By Michael Lewis

FrontRowSoccer.com Editor

If you hadn’t seen the comedic and wild video of Pittsburgh Pirates first baseman Will Craig catching amnesia trying to tag out Javy Cruz and allowing a Chicago Cub to score in one of the fielding errors of the ages, you should catch it.

Thursday’s mind-boggling play reminded me of what transpired a scant 95 years ago at Ebbets Field in Brooklyn, N.Y.

OK, soccer fans, I realize this column isn’t about your favorite sport, but this bit of comical history is too good to forget about.

It involved the indomitable Babe Herman, a great power hitter back in the day who had a questionable reputation of fielding. As it turns out, Herman’s action in this little story wasn’t about his field ability, but rather one misadventure on the basepaths.

OK, let’s set the scene of what transpired in the first game of doubleheader.

The game was played such a long time ago that Brooklyn was known as the Robins, and not the Dodgers (Robins was used through the 1931 season).

In the seventh inning, the Robins rallied from a 1-0 deficit to grab a 2-1 lead in the most mind-boggling way on Herman’s “wild and wooly base running” according to the New York Daily News.

We’ll let The SABR Research Journals Archive take it from here:

What about the old story that the Brooklyn Dodgers once had three base runners on one base? Well, it might get embellished with the telling, but it is basically true. The date was August 15, 1926, first game of twos, Boston Braves at Brooklyn. It is the seventh inning with the bases full of Bums. Babe Herman hits the ball off the rightfield wall. Catcher Hank DeBerry scores from third, but pitcher Dazzy Vance, on second, holds up, thinking the ball would be caught. Finally he takes off, rounds third and heads for home. But the ball is thrown home and Vance heads back to third. He is met there by Chick Fewster, the runner who had been on first, and Herman the hitter who was right on his heels. They decide to let Vance have possession of third and head back toward second, but both are tagged out. The fielding play on Boston’s part went from rightfielder Welsh to second baseman Gautreau to catcher Siemer, to third baseman Taylor to Gautreau, who came over from second. What it came down to for Herman was doubling into a double play.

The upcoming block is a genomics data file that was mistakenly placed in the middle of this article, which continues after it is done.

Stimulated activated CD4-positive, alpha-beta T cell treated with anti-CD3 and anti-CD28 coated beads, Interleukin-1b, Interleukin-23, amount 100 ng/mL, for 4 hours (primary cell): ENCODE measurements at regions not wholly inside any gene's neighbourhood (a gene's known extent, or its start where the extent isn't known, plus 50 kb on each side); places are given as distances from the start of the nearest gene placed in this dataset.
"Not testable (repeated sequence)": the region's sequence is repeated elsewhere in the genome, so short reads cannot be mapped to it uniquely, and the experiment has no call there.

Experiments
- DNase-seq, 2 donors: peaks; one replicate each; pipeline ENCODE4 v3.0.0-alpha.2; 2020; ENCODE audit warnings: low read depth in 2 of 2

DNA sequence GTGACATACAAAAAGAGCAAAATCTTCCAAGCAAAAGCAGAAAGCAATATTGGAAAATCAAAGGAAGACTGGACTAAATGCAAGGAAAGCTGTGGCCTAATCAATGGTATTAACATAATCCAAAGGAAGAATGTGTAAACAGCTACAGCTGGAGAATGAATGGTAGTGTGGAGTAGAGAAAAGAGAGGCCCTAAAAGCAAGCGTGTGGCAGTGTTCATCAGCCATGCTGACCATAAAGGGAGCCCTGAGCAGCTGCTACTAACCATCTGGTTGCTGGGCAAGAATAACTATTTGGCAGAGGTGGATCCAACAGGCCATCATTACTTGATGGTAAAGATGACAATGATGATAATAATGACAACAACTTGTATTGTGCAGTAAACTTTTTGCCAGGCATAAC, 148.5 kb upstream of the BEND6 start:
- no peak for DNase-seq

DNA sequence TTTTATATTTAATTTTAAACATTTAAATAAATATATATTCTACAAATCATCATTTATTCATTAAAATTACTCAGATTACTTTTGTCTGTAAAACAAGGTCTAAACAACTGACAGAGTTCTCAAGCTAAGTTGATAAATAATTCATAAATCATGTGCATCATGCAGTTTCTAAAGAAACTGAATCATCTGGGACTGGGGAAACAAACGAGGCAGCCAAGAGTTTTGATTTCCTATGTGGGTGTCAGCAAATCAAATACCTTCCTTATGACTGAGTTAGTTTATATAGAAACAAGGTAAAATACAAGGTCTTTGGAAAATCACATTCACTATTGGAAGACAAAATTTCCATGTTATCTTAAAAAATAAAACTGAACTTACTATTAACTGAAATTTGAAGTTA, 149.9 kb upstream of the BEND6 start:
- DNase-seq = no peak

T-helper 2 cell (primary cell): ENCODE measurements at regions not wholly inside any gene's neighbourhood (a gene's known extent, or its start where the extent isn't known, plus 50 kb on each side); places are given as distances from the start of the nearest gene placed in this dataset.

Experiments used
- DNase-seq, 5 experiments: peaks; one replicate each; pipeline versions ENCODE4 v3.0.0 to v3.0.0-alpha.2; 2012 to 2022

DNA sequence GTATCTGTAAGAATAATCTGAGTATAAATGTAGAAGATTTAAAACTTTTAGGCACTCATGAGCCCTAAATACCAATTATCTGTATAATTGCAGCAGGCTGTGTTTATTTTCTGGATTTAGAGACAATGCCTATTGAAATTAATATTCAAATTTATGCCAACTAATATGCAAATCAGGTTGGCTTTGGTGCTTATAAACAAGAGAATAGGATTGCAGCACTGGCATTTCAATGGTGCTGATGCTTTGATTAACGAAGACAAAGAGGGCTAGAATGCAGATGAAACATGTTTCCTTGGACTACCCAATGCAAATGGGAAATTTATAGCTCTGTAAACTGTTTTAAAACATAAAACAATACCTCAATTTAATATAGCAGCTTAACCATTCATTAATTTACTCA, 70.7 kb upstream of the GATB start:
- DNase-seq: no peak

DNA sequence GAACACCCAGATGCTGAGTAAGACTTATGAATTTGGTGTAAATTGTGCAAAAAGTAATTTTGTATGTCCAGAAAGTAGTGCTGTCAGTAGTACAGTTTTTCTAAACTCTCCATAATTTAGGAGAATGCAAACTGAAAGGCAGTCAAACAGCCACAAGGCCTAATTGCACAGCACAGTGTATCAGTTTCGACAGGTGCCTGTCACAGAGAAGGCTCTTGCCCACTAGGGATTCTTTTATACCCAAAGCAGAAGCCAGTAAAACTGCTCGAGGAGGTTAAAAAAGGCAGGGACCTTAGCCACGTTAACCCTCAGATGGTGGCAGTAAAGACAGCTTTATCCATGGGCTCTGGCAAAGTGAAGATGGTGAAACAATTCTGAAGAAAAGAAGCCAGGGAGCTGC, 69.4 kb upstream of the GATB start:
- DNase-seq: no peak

The New York Times reported that “the Robins made two more in the eighth and they didn’t need those. If it had been a more critical situation the Babe would wake up this morning and find himself famous.”

Well, he was famous enough because of that incident.

Too bad we don’t have film of that gaffe.

The Robins went on to win the opener, 4-1 and the second game, 11-3, in front of 15,000 spectators. Brooklyn also was victorious in the nightcap, 11-3, in an encounter that was shortened to eight innings. That game was called at 6 p.m. so the Robins could catch a train for a road trip.

Incredible, indeed?

As for Herman’s misadventures on the basepaths, in 1934 with the Cubs he stole one base and was thrown out 11 times. Honest.

To be fair to Herman, he was one of the great hitters of the 1920s and 1930s while also playing for the Cincinnati Red, Detroit Tigers, Cubs and Pirates. He hit .324 with 181 homers and 997 RBIs, finishing with 1,818 hits over a 13-year career.

Herman set six Robins/Dodgers records, some that lasted more than 20 years. He hit the most homers in a season (35), the highest batting average in a season (.393) and most total bases (416), according to his obituary in the Times Nov. 30, 1987. His career season was 1930, when he cranked 35 homers, drove in 130 runs and fell seven percentage points of that coveted .400 mark.

And he didn’t win the batting title in 1930. New York Giants first baseman Bill Terry did with a robust .401 average.

Herman’s other achievements included becoming the first player to hit for a cycle (single, double, triple and homer) in a game and twice in a season. He also hit the first homer in a night game with the Cincinnati Reds against the Dodgers in 1935.

And to put things in further perspective Herman, struck out only 553 times in 6,230 plate appearances. Some of today’s players probably will reach that number in three seasons or less.

But like it or not, this Babe is remembered for a base running error for the ages.

So, would it be fair to remember Craig just for his brain fart?

Like it or not, we probably will. Of course, if he goes on to do incredible things, such as leading the league in batting or hitting four home runs in a game, it could become a footnote in his career. But given social media, it will be a long time before that comedic episode is forgotten.

And one other thing, in case you were wondering, the Cubbies won the game in Pittsburgh, 5-3.